On our first full day in the city we hopped on the obligatory double decker tourist bus, to gain a sense of proportion of the enormous city of approximately 10 million and to gain a brief introduction to a few of the main historical and cultural high points. The dual Spanish/English guide was notably effusive in his mother tongue and rather shorter on verbiage directed to those of us from el Norte. After listening for 5 minute bursts of enthusiastic Spanish which seemed to reveal notable and extensive detail my expectant ears were met with English lines such as, “yes my friends we have now entered a most pleasant part of the city, note the square and its many historical buildings” and then bursting into the next lengthy Spanish description which seemed to include the names of all of Lima’s architects past and present, the 20 year history of the district, the schools where building designers had received their training, and that day’s weather forecast. Nonetheless, the five hour tour was enjoyable and provided a great moving vista from which to absorb the sensory bombardment the city offered up. On that point, Lima drivers seem to avoid indicating turns in favour of small horn blasts making for a steady symphony of noise from the teeming autos, buses, trucks and small motor bikes. As for visual stimuli, the older parts of the city abound in picturesque views every few moments. The various districts are punctuated by large and handsome squares in the Spanish style. Every time I see this urban form I am puzzled why it is that North American city builders do not realize the benefits plaza’s afford, namely space for citizens to display art, pursue political expression, and provide awfully pleasant places to stroll.
Our bus also offered great views of the beautifully carved balconies that adorn whole blocks of the city. Such marvelous built heritage is incomprehensibly abundant in this former colonial capital. The highlight of our bus package though was a guided tour through the San Francisco cathedral known for its centuries-old stone work, wonderfully wood carved details and vivid catholic iconography. The place abounded with murals, stately portraits and thousands of seriously impressive, centuries old books. Interestingly, both these types of art works were in open air conditions. To a Canadian, flaunting anything that old by allowing it to be in contact with the normal atmosphere is a bit of a shock. Treasures of that vintage in our country would be in a climate controlled vault only available for viewing by the suitably somber of tone and behavior. Here in Lima, kids scampered past, pigeons whizzed by and the damp, rather polluted air of the city was allowed to waft among the visibly aged tomes and wall frescos. The cathedral is also famous for housing tens of thousands of human remains, made up primarily of the poorest parishioners of the 17th and 18th centuries. The kids were a bit horrified but also immensely curious to look at the skeletal remains buried within a series of catacombs deep under the church. Walking through the dark, narrow, stone floored tunnels was exhilarating and rewarded with grim glimpses of skulls and splayed femurs.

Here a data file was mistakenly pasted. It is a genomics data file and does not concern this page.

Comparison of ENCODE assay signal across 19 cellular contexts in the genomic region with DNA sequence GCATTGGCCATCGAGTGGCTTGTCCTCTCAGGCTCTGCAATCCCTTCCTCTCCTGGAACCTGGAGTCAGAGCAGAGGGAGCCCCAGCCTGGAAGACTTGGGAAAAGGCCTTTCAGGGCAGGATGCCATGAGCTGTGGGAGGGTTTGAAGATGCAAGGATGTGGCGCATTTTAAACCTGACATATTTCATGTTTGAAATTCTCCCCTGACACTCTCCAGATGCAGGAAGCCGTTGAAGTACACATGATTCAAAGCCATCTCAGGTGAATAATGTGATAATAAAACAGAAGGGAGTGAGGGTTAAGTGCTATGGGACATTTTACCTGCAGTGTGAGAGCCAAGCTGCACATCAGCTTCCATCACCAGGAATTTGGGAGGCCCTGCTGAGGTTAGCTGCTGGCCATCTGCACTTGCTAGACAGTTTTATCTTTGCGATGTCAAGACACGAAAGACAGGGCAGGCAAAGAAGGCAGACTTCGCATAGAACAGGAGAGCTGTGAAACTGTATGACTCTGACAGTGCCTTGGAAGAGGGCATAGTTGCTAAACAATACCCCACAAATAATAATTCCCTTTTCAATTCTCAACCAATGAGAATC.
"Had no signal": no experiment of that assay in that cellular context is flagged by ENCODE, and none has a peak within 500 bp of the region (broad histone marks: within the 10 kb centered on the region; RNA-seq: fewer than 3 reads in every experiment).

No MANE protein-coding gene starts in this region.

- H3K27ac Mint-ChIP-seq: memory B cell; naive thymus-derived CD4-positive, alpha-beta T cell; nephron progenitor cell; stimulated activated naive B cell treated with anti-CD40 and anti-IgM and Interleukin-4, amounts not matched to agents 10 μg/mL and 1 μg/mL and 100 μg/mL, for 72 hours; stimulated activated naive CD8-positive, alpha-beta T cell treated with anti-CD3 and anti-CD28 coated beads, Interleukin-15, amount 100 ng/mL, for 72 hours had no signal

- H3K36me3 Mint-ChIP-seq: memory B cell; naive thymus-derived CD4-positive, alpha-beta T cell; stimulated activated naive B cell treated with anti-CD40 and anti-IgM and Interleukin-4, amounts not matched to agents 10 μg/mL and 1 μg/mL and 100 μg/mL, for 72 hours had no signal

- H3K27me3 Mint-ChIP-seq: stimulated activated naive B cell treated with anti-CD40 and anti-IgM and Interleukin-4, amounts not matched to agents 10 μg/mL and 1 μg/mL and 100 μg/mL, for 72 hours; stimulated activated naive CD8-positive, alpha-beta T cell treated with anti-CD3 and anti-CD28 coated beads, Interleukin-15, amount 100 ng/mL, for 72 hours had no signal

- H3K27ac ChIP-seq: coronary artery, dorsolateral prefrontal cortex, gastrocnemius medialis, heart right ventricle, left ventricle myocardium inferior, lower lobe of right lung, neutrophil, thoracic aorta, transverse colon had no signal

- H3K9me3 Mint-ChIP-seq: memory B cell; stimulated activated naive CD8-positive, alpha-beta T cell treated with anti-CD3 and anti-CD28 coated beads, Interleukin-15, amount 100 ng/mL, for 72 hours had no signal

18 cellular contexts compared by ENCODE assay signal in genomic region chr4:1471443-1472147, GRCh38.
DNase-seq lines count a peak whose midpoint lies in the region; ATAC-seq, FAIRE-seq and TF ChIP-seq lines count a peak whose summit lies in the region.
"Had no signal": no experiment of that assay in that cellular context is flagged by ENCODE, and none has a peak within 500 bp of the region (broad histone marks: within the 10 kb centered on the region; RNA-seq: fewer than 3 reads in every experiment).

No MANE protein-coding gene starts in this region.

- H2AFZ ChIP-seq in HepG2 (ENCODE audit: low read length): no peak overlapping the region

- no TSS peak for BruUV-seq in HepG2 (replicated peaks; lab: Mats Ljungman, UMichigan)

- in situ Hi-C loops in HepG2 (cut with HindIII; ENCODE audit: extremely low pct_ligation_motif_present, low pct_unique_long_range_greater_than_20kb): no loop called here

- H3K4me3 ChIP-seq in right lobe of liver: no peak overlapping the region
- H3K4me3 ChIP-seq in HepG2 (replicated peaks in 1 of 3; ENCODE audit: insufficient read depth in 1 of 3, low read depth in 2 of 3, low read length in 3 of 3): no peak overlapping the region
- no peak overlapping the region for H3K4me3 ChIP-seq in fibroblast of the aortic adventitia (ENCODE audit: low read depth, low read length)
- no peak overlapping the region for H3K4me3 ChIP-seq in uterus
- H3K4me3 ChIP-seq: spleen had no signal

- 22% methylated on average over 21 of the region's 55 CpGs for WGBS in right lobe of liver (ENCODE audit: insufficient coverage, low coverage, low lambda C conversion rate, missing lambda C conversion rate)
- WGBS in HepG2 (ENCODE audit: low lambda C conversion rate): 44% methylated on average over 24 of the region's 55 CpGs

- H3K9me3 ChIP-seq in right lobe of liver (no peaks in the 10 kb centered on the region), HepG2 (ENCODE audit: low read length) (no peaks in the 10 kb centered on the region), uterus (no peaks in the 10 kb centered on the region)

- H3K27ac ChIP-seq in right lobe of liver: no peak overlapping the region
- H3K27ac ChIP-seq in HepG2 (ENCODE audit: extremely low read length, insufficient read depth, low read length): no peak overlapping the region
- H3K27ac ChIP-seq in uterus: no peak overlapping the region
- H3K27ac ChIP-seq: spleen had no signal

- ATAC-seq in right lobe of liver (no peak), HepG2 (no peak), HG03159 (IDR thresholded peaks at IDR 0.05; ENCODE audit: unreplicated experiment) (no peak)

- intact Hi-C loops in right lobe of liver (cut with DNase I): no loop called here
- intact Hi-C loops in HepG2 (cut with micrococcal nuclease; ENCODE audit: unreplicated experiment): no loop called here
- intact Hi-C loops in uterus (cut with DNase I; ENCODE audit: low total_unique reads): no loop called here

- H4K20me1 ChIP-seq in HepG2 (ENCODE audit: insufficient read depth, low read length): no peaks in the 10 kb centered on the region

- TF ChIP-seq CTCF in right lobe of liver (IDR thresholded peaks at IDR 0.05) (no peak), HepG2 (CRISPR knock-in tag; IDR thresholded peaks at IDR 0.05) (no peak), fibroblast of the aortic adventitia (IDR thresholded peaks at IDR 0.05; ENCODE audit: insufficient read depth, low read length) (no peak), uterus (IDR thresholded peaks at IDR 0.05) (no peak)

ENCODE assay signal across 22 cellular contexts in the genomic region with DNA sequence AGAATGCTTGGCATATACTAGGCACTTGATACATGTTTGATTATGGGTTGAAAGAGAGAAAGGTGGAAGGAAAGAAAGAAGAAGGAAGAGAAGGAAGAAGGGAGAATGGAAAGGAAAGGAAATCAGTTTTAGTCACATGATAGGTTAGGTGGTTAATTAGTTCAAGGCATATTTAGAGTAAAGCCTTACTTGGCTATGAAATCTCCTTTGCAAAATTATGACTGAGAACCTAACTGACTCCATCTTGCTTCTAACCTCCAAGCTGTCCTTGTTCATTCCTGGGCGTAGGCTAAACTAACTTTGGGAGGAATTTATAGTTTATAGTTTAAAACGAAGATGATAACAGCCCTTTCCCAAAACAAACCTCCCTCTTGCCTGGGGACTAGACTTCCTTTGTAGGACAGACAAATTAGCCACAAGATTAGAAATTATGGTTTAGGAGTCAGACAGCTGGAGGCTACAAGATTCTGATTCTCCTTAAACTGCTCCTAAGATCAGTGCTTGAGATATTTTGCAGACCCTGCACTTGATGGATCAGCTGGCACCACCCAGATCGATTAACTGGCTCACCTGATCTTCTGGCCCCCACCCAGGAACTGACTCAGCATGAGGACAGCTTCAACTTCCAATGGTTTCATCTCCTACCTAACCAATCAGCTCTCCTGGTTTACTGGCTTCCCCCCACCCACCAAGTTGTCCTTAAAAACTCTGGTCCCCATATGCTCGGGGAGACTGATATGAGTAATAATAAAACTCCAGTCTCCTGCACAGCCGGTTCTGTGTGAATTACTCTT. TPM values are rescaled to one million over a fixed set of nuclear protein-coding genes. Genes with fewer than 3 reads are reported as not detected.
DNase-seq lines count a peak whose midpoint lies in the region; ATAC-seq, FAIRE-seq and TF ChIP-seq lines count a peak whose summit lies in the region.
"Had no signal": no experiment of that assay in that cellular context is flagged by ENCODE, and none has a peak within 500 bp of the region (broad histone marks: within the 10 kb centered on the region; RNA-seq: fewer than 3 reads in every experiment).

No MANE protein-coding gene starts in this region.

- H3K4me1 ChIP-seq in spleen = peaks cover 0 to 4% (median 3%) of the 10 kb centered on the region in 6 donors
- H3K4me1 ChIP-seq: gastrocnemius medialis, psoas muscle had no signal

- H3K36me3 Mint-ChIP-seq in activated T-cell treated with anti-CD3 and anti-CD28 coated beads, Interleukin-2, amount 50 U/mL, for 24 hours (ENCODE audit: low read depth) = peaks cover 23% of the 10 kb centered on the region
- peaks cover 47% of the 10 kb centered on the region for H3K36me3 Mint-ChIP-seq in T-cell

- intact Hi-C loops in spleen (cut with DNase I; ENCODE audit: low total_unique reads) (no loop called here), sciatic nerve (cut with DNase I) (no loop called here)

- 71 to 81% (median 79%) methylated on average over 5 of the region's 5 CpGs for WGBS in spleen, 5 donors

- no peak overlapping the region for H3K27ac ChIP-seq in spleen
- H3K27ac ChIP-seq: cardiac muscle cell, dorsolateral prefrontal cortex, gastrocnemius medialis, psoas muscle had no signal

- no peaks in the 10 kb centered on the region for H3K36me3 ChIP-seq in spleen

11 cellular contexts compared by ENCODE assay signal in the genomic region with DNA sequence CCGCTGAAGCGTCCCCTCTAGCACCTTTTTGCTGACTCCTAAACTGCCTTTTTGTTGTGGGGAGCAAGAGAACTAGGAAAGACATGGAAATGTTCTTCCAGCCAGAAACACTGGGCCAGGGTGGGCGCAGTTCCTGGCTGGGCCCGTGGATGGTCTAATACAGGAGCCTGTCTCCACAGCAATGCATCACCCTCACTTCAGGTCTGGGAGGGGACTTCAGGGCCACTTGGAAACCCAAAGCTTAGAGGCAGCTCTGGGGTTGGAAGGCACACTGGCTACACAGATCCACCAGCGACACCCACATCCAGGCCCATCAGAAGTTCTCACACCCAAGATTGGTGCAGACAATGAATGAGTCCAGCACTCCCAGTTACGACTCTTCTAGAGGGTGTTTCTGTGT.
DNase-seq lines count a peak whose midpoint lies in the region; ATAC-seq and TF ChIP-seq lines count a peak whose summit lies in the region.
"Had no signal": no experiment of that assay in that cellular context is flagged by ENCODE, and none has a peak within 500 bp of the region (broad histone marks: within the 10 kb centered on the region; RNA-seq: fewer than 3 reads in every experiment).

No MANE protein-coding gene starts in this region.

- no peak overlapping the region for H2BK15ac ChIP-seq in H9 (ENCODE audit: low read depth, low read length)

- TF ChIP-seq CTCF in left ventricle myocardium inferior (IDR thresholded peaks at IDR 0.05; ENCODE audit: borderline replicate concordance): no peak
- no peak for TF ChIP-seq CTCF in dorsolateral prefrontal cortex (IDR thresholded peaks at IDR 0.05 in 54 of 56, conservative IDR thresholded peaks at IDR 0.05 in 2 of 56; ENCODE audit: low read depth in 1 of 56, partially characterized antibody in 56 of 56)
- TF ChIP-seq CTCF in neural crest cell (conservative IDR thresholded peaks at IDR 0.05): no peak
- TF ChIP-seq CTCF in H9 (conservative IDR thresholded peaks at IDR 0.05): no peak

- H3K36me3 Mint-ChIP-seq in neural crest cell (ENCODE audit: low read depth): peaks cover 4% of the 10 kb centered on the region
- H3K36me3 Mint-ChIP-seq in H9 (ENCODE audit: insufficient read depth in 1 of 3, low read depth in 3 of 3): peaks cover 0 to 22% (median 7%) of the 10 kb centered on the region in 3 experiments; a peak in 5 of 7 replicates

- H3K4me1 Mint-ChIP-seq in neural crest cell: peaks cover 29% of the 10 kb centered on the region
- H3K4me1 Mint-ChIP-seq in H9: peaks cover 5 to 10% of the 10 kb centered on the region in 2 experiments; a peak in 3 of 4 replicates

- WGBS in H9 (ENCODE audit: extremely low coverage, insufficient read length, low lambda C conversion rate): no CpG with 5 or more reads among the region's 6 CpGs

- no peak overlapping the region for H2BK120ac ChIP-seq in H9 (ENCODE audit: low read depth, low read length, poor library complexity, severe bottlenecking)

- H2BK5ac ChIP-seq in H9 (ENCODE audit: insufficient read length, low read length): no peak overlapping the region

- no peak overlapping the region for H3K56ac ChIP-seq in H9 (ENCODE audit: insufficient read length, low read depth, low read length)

Before saying goodbye to our quaint guest house in the bustling Miraflores neighborhood and flying to the Andean town of Cusco, we had a lovely time at chocolate making class. Here we were guided through the history and intricacies of creating one of the world’s favorite confectionaries. The kids really seemed to enjoy the process of peeling, roasting, crushing, blending, and finally cooking cocoa beans into smooth delicious chocolate. They especially liked pouring their concoctions into molds lined with crushed cookies, salt, nuts and a range of other tasty bits, producing a tray of custom treats. After the class and some small samplings of chocolate inspired spirits, jams and foods, we finished our day with an ocean side meal high atop the 100m cliffs that sweep around Lima. The restaurant sat at daunting heights and provided splendid views of the twinkling barrios in the distance and the rushing surf below. We had our first taste of Peruvian cuisine and all left the restaurant feeling content and joyful about how much we were enjoying our first stop in South America.